BEST IN TEST
I’m hugely excited about this jacket from Paramo, new this season. The men’s version, the Enduro, has won various product awards in the outdoor industry since its launch, so I was delighted to get my hands on the Ventura, which is the women’s jacket.
This isn’t a dedicated downhill skiing jacket – it’s designed for all sorts of high-mountain, fast-paced activities. So while it may lack the odd useful feature of a regular Alpine skiing jacket, like a lift pass pocket on the sleeve for example, if you’re looking for a jacket that you can wear for both skiing and winter walking or even mountaineering, this is a great one to consider.
One of the key features of the jacket is the fit. Paramo has been criticised for not paying enough attention to garments’ fit, with some products being bulky and shapeless. The company has rectified this with the Ventura jacket, which is the first women’s jacket using its Nikwax Analogy fabric to have an athletic fit. And it’s good: a nice shape while still allowing room for layers underneath, with long sleeves and a longer cut at the back to stop the elements getting in. It also has stretch panels under the arms and down the sides, giving the wearer greater range of movement.
The soft-to-touch Nikwax Analogy fabric directs moisture away from the body, keeping the wearer dry and comfy, while still deflecting the wind and rain. It doesn’t use any coatings or laminates to do this, so it’s not like there’s a laminate that can get punctured, and it can be infinitely re-waterproofed with Nikwax aftercare products.
Moving on to the Ventura’s features, it has a large hood that fits easily over a helmet and goggles, but is fine to wear when you’re not wearing a helmet too. I also like how stiff the peak is, and Paramo’s designers take the ponytail into consideration when shaping the hood on women’s products, which is great news.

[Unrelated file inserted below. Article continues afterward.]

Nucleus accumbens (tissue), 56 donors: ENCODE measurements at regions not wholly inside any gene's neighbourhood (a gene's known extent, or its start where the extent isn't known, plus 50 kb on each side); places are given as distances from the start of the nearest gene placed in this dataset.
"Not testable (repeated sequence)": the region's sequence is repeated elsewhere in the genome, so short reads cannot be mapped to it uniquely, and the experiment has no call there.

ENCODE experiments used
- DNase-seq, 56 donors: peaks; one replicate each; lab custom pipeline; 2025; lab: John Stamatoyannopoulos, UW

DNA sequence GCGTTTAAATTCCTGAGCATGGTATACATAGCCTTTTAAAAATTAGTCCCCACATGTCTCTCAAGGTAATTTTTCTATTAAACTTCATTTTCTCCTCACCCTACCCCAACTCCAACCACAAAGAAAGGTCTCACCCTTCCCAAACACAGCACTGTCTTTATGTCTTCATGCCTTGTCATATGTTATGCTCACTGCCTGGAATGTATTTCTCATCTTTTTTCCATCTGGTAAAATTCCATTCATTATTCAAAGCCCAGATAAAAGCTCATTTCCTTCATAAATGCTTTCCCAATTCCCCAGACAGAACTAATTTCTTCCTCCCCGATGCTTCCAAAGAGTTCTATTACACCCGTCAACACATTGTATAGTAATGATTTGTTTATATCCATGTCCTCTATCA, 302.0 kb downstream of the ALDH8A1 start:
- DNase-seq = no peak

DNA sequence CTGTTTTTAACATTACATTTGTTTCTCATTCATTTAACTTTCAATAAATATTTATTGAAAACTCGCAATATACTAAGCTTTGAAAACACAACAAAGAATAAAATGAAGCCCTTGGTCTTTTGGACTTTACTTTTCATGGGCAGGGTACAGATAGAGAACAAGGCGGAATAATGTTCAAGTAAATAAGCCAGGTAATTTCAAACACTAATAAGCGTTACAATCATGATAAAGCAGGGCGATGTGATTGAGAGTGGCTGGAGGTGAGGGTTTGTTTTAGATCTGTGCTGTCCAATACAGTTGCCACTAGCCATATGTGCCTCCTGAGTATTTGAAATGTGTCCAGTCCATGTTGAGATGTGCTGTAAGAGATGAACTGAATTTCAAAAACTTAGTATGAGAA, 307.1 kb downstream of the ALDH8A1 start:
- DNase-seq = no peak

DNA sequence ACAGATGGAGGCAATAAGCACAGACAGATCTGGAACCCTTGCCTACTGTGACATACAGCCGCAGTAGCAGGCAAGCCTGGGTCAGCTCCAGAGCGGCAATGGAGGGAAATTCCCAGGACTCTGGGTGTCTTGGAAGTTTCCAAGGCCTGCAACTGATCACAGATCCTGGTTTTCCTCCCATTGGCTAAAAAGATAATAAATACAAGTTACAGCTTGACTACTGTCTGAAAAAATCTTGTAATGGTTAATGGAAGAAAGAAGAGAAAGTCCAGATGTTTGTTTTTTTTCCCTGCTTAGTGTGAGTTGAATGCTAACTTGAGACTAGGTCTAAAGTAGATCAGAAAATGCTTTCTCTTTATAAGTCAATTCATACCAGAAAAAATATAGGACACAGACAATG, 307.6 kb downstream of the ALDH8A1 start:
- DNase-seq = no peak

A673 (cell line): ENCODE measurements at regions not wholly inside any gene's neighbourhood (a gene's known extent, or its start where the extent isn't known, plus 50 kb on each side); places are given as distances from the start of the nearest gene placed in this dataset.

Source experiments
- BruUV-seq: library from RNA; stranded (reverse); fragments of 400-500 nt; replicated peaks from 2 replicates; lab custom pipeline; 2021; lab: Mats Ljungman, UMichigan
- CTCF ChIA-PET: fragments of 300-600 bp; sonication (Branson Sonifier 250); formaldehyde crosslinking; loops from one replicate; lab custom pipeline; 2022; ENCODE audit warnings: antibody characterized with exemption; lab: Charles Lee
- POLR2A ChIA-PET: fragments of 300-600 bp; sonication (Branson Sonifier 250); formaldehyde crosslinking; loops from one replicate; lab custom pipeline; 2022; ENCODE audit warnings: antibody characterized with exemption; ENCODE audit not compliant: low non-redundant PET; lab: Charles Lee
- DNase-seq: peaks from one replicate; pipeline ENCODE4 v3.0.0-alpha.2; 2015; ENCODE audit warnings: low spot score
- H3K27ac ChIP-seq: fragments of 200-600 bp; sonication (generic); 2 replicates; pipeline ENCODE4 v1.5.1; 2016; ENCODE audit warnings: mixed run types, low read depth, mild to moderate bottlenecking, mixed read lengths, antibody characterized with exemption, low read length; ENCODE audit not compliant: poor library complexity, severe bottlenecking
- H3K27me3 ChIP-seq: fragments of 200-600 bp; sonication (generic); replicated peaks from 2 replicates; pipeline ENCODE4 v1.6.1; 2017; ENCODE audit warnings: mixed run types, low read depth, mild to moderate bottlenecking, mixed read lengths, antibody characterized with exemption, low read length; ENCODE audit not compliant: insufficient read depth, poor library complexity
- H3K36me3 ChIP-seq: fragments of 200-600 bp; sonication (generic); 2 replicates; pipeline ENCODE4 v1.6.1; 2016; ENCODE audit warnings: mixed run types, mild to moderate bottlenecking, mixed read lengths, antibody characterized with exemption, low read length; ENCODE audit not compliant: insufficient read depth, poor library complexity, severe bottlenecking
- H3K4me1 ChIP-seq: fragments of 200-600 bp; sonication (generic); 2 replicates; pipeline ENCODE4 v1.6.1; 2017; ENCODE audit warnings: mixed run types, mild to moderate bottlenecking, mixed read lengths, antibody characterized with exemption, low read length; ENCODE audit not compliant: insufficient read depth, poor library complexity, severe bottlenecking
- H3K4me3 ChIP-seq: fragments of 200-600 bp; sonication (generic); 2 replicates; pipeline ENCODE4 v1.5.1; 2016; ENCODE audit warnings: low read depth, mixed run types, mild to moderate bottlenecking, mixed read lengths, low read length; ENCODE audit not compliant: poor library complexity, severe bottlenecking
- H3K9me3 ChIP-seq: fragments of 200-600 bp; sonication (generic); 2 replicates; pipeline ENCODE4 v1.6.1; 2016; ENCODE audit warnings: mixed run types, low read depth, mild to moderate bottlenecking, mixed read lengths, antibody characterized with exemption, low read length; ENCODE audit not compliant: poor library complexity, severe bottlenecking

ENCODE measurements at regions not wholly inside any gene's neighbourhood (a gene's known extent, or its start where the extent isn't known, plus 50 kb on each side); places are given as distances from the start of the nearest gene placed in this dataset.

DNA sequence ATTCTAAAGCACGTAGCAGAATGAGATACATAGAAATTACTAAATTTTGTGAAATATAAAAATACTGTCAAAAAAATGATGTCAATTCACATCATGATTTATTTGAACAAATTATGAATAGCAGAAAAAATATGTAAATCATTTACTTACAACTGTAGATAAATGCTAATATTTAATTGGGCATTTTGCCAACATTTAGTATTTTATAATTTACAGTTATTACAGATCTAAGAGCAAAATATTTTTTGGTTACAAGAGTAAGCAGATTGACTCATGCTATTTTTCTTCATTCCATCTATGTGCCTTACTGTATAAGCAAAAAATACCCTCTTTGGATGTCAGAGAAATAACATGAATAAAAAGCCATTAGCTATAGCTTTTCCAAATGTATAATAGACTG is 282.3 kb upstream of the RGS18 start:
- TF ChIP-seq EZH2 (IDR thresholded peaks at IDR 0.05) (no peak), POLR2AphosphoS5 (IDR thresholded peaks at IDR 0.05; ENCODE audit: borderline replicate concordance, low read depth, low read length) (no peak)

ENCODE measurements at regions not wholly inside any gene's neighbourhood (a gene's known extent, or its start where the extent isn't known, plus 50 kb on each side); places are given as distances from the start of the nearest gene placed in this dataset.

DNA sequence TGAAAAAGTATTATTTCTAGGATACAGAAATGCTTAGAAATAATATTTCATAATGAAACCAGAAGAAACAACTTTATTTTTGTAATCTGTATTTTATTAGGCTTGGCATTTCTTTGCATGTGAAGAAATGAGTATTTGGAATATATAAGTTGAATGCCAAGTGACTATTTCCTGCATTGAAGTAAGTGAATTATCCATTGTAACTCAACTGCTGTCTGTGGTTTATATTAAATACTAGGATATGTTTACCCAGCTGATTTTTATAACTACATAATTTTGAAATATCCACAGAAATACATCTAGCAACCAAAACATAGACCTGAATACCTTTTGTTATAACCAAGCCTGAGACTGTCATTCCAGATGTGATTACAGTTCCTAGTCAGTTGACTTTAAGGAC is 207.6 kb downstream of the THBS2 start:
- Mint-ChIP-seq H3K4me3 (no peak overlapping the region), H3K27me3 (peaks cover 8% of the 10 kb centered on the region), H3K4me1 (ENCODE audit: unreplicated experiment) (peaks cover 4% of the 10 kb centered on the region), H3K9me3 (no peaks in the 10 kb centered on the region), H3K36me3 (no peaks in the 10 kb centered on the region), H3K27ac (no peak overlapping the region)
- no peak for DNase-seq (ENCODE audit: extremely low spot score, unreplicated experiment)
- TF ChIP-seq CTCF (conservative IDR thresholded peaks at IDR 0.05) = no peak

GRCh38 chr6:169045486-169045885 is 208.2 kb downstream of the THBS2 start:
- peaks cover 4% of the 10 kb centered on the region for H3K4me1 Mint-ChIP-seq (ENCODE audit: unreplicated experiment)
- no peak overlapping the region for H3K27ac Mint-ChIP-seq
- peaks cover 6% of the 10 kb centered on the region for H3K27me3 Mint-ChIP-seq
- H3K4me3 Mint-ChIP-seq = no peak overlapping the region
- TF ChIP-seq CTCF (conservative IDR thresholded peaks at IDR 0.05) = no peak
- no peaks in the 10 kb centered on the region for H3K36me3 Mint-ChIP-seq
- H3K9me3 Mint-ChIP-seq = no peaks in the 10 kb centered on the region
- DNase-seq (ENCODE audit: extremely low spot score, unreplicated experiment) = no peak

To help with ventilation there is a massive zip-up vent under each arm; these are mesh lined to keep snowdrifts out should you fall with them open. The Velcro cuffs are wide enough to go over big gloves. The Velcro does up underneath the sleeve, as opposed to on top as per usual, which is to minimise chances of it catching on something and so there’s less bulk there for when you’re climbing. It’s strange at first but doesn’t take long to get used to. The main zip is two-way, for added ventilation and to give better access to your layers below, and the zip pull clips up to stop it from catching on anything. Unlike a traditional ski jacket there’s no snow skirt, but the adjustable hem and longer back will help keep the snow out here.
The jacket has fewer pockets than a traditional ski jacket, but there should still be enough to carry all your bits and bobs, and it’s rucksack friendly should you need to wear a pack too. There’s one large zip-up, map friendly pocket front left, and on the right chest a smaller Velcro pocket which would be perfect for a piste map. Inside there’s a zip-up chest pocket for valuables.
The jacket’s looks good – nothing too exciting, but it’s smart and fitted – and for me it’s a good combination of warmth but not too much weight. If the only time you venture into the snow is for downhill skiing, you will probably prefer a dedicated Alpine ski jacket. But for a multi-purpose jacket for high mountain activities it’s super – I can’t wait to wear it for winter mountain walking as well as skiing.
In a line: Great multi purpose jacket for all sorts of high mountain activities
- Fit: 8
- Features: 9
- Style: 8
- Warmth: 9
- Value for money: 9
- Overall: 9